Pale Saints

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Pale Saints
Pale Saints01.jpg
Live in Rennes, France, April 1990
Background information
Origin Leeds, England
Genres Shoegazing, dream pop, indie pop
Years active 1987–1996
Labels 4AD
Associated acts Edsel Auctioneer, Spoonfed Hybrid, ESP Summer, Lorimer, The Terminals, Cyanide Pills, Kuchen, Lush, The Heart Throbs
Past members Ian Masters
Graeme Naysmith
Chris Cooper
Meriel Barham
Colleen Browne
Ashley Horner

Pale Saints were a British alternative rock band formed in 1987 by Ian Masters (bass/vocals), Graeme Naysmith (guitar), and Chris Cooper (drums) in Leeds, England.[1] The group began as a jangly indie pop band, influenced by Primal Scream's early sound.

History[edit]

By the time they recorded their first EP, Barging Into the Presence of God released in 1989, the band went into a direction that displayed a mix of Ian Masters' choirboy-like vocals along with dark atmospheric and noisy pop tunes. Ashley Horner from Edsel Auctioneer briefly joined the band on guitar in the same year.[1] The band was signed to 4AD Records records after their first London show, by the label's chief Ivo Watts-Russell.[1]

The group's first album, The Comforts of Madness, was released in 1990, and reached the top 40 of the UK Albums Chart.[1] The album's tracks were produced by John Fryer and Gil Norton.[2] The album includes a cover version of "Fell From the Sun" by Opal.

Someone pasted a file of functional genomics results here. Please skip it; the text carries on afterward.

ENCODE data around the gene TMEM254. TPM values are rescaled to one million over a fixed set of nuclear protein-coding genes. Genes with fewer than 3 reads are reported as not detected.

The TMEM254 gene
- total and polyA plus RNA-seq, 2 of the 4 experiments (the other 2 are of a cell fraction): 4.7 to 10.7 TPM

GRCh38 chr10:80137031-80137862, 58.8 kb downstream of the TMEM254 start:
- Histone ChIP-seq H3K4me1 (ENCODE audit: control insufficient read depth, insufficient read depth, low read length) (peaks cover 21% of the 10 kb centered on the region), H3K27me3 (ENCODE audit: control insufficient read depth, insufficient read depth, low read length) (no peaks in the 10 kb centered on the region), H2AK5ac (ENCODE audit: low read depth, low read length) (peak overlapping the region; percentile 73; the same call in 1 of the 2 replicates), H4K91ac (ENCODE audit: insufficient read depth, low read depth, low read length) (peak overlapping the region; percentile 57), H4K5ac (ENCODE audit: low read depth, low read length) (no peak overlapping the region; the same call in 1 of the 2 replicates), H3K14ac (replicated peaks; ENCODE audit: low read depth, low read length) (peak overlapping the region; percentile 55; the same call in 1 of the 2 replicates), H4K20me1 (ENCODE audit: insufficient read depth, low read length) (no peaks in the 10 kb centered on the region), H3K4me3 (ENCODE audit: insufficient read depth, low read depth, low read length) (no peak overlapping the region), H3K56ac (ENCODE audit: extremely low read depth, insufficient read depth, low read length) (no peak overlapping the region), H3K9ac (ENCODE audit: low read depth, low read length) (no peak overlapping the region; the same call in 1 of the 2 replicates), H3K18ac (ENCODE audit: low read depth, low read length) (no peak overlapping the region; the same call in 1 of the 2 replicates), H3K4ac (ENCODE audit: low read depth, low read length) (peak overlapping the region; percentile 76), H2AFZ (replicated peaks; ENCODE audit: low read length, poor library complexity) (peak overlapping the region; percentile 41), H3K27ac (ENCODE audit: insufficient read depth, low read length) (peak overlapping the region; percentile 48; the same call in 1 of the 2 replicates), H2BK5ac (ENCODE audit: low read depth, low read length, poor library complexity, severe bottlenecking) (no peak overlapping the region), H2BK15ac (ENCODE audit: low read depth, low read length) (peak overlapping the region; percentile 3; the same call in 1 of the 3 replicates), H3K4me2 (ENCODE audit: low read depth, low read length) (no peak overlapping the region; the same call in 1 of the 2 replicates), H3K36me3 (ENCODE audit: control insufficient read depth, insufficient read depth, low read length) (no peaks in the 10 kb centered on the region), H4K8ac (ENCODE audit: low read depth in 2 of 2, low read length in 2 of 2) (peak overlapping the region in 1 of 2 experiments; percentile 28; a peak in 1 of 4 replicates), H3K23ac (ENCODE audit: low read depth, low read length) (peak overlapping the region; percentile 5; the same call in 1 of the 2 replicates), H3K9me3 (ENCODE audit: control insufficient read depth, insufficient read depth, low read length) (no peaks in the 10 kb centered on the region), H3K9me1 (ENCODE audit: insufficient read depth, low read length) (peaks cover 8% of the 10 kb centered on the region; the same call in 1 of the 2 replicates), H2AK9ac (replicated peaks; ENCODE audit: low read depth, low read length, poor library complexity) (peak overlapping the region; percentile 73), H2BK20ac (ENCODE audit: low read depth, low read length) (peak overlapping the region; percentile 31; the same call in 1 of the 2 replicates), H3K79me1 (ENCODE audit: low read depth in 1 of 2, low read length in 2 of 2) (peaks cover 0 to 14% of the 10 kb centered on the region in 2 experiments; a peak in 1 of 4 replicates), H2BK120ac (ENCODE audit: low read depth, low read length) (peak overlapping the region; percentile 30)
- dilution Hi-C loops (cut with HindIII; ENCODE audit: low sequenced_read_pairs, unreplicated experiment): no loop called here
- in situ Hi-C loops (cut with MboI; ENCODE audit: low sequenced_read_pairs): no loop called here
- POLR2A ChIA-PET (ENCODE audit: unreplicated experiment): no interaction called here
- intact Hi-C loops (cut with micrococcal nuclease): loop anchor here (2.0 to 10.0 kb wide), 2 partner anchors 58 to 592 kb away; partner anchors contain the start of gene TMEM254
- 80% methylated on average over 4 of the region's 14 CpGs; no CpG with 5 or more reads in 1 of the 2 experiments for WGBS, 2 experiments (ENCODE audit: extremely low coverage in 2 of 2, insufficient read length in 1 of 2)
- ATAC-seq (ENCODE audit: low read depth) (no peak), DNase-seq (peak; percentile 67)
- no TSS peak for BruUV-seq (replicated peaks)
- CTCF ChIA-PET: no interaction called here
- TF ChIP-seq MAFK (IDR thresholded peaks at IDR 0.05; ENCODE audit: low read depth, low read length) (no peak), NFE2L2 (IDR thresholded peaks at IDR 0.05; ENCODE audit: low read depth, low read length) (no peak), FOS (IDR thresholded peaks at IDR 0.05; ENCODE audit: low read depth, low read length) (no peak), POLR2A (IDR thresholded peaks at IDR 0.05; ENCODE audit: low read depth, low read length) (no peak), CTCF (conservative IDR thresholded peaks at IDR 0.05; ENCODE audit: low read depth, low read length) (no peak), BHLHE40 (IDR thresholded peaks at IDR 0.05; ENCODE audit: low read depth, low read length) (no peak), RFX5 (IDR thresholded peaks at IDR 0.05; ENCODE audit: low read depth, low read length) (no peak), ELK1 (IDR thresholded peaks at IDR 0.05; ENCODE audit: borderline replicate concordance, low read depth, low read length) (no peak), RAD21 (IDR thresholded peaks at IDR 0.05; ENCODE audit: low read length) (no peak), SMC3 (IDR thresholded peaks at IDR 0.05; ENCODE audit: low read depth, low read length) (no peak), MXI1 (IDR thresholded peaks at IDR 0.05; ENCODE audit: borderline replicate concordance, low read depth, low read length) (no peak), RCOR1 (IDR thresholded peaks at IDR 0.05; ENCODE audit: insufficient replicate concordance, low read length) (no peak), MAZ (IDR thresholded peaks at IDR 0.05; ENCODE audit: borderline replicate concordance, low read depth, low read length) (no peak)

In late 1990, Meriel Barham, the original vocalist of Lush, joined the band as second guitarist and vocalist.[1][2] Barham contributed backing vocals and guitars to the Half-Life EP, then joined permanently for the Nancy Sinatra cover "Kinky Love", which gave the band a minor hit single as part of Flesh Balloon EP. In 1992 the band recorded their second full-length album, In Ribbons, which was produced by Hugh Jones.[2] Ian Masters left the band in 1993.[2] Former Heart Throbs bassist Colleen Browne joined afterwards.[1]

Sticking with producer Hugh Jones, the group released the EP Fine Friend in mid-1994 followed by their third album Slow Buildings.[2]

The group toured Europe and the United States in late autumn of 1994. Their final studio recording was a version of "Jersey Girl" for the Tom Waits tribute album Step Right Up. Meriel Barham departed in September 1995 and the group eventually disbanded in 1996.[2]

Post-band projects[edit]

Masters continues to create music, often of an experimental nature. His first project after Pale Saints was Spoonfed Hybrid with former A.C. Temple member Chris Trout.[1] They released their self-titled debut album in 1993, and their second album, Hibernation Shock was released in 1996. In 1994, Masters teamed up with His Name Is Alive auteur Warren Defever and they began to release music as ESP Summer.[1] In autumn 1998, Masters released a 7-inch EP under the name Friendly Science Orchestra entitled Miniature Album, which became an NME 'Single of the Week'. As of 2005, Masters lived in Japan. His current projects, including Wingdisk with Mark Tranmer of Gnac and The Montgolfier Brothers, can be viewed on his website, The Institute of Spoons.